Most U.S. manufacturers wave a final goodbye to their products as the truck pulls out of the factory loading bay. Gribetz International, however, is a bit more attached to its handiwork, paying annual visits wherever its quilting

machinery is installed.

Gribetz's support personnel have become world travelers, visiting end-users in 40 countries. But this great traveling expense has paid off, helping the company's exports double over the past three years, according to documents it submitted to the U.S. Commerce Department.The company does not release sales figures.

Annual visits are part of Gribetz's 3-year-old preventive maintenance program. Each of its markets is further supported with factory-trained service agents that stock spare parts.

"We started to export a little after our competitors in Europe, so we try to go a little further, as the new kid on the block, to show that we are committed to each customer," said Philip Shen, executive vice president, sales and marketing.

"Visiting our clients is an expensive undertaking, but it is an invaluable marketing tool that helps us refine and improve our clients. It also helps us evaluate our agent's performance."

Gribetz won the "E" Star award in 1993.


Chief export executive: Philip Shen, executive vice president of sales and marketing.

Headquarters: Sunrise, Fla.

Employees and facilities: About 140 people work at the 65,000-square-foot manufacturing facility, showroom and corporate office in Sunrise, west of Fort Lauderdale.

Regional sales and service offices are in Boston, Los Angeles, and Charlotte, N.C., International sales are coordinated from offices in China and Swit- zerland in addition to the domestic offices.

Basic business: Gribetz manufactures quilting machinery for the bedding, home furnishing and apparel industries. Its advanced single and multi-needle quilters are computerized for complicated, high-speed pattern design.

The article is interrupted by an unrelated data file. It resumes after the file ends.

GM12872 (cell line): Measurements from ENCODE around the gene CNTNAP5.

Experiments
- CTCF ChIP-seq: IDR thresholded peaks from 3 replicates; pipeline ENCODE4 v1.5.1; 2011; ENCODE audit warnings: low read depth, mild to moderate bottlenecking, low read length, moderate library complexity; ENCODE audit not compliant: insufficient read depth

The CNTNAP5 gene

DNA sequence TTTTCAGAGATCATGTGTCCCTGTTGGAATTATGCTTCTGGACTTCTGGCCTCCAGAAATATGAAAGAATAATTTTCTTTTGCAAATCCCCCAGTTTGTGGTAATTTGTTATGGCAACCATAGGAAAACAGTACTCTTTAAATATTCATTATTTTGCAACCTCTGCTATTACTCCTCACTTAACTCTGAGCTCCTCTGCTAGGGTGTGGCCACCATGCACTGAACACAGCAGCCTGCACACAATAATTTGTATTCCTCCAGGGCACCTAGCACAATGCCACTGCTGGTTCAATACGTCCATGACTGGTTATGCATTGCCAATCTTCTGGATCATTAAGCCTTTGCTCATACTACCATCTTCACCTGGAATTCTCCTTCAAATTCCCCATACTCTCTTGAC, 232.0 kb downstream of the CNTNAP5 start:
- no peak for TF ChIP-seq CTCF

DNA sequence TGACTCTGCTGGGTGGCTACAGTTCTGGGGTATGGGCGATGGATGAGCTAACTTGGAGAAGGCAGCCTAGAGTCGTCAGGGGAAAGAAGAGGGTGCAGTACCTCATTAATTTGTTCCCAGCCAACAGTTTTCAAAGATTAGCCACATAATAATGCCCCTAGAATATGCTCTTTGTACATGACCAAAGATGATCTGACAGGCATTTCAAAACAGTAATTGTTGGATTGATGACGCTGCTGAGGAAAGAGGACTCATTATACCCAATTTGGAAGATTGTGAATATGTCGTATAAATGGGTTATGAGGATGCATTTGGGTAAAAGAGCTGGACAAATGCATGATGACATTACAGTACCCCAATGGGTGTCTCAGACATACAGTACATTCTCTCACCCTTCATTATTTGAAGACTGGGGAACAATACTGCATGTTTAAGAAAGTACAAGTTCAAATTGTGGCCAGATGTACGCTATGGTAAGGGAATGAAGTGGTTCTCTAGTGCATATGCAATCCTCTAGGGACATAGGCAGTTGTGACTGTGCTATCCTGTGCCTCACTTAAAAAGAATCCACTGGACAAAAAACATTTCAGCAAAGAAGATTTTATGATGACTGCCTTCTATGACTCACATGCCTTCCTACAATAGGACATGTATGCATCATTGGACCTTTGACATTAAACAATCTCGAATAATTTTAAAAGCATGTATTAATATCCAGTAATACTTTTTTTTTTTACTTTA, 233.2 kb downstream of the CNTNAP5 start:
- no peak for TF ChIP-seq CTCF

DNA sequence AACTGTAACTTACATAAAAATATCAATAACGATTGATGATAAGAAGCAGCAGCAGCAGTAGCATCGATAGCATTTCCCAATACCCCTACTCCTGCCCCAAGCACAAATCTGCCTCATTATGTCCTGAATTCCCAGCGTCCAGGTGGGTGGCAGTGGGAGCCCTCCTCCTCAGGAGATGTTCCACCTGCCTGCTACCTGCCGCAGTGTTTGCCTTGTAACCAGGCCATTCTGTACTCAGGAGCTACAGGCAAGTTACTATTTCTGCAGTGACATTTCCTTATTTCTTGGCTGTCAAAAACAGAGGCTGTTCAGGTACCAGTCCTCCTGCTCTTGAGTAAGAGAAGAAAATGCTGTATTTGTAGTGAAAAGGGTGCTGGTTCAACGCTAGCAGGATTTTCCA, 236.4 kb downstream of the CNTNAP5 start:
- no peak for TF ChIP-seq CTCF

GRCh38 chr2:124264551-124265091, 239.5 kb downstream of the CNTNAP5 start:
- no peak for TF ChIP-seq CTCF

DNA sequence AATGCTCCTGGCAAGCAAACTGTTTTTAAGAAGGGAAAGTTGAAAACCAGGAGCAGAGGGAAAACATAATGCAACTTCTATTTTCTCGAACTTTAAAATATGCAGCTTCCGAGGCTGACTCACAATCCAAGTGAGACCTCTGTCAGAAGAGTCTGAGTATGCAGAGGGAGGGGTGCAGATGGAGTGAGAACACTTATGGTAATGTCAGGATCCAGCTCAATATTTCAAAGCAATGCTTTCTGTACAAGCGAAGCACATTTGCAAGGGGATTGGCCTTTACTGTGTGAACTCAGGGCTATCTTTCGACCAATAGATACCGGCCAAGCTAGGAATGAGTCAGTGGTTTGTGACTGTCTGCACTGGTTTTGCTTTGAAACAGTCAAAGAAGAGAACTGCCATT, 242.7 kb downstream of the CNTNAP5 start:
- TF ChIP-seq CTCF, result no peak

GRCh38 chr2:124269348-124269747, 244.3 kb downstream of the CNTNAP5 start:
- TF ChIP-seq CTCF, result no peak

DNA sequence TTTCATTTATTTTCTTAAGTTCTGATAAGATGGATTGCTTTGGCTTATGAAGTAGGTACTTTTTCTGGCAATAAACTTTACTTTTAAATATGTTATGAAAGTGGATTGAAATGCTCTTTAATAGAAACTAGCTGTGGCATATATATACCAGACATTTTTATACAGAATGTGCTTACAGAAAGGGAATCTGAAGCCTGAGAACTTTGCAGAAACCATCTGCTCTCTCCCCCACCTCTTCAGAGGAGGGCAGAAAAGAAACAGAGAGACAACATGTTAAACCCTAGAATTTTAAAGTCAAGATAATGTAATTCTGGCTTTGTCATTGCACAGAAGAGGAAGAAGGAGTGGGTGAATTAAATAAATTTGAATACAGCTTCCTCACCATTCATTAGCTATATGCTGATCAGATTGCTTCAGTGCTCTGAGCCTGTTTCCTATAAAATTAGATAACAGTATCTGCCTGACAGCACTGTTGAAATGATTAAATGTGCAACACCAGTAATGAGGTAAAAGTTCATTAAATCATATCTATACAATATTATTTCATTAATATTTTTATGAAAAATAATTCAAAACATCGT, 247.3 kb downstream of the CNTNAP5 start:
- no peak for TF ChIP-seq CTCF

Though Gribetz is represented by sales and service agents in all of its markets, looking for an agent is not the first step in entering a new market, Mr. Shen said.

Gribetz marketing personnel frequently will contact key businesses in a new market to evaluate the products they are using. Working with the U.S. Department of Commerce, they will evaluate the market's future potential and identify the most promising industry-specific trade shows.

The local industry association will be contacted to evaluate the market

size, identify advertising possibilities, and scout for potential buyers and agents.

"International sales is a personal business. It involves a high level of trust between two parties, so we contact businesses before we commit ourselves to a market," said Mr. Shen.

"Only when we are positive that a market is right for us will we train a sales agent and begin to build a long-lasting credibility."

Selling equipment that requires servicing and technical assistance from the manufacturer requires such a commitment, Mr. Shen said.

Gribetz maintains a staff with diverse language abilities to keep in constant contact with its end-users, as well as participate in foreign trade shows.